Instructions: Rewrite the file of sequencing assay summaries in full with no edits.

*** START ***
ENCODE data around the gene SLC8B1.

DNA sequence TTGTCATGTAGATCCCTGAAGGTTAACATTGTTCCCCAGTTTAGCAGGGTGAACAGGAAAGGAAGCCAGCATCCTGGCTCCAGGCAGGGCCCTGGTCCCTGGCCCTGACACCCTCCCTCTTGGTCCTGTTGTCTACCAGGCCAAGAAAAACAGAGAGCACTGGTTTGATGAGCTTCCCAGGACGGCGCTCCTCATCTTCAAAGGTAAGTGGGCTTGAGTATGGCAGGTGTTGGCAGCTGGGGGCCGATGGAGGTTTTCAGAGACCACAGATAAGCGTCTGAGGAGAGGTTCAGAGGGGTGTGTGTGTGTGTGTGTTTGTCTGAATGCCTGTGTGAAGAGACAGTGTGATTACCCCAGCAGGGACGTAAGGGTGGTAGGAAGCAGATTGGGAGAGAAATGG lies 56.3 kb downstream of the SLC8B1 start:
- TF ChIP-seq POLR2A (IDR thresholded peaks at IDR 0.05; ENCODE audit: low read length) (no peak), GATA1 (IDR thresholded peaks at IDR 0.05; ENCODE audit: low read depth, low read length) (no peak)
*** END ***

ENCODE data around the gene SLC8B1.

DNA sequence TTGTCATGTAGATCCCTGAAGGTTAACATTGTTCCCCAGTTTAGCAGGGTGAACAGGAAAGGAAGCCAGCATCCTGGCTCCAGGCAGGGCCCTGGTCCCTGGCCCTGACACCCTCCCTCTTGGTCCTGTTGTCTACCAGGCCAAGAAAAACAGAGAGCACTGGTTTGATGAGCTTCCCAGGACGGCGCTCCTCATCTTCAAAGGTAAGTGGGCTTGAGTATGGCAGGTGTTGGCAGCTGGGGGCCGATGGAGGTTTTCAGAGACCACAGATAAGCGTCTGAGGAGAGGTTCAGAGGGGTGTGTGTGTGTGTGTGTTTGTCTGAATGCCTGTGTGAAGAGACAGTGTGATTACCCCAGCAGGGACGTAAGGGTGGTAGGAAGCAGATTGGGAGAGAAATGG lies 56.3 kb downstream of the SLC8B1 start:
- TF ChIP-seq POLR2A (IDR thresholded peaks at IDR 0.05; ENCODE audit: low read length) (no peak), GATA1 (IDR thresholded peaks at IDR 0.05; ENCODE audit: low read depth, low read length) (no peak)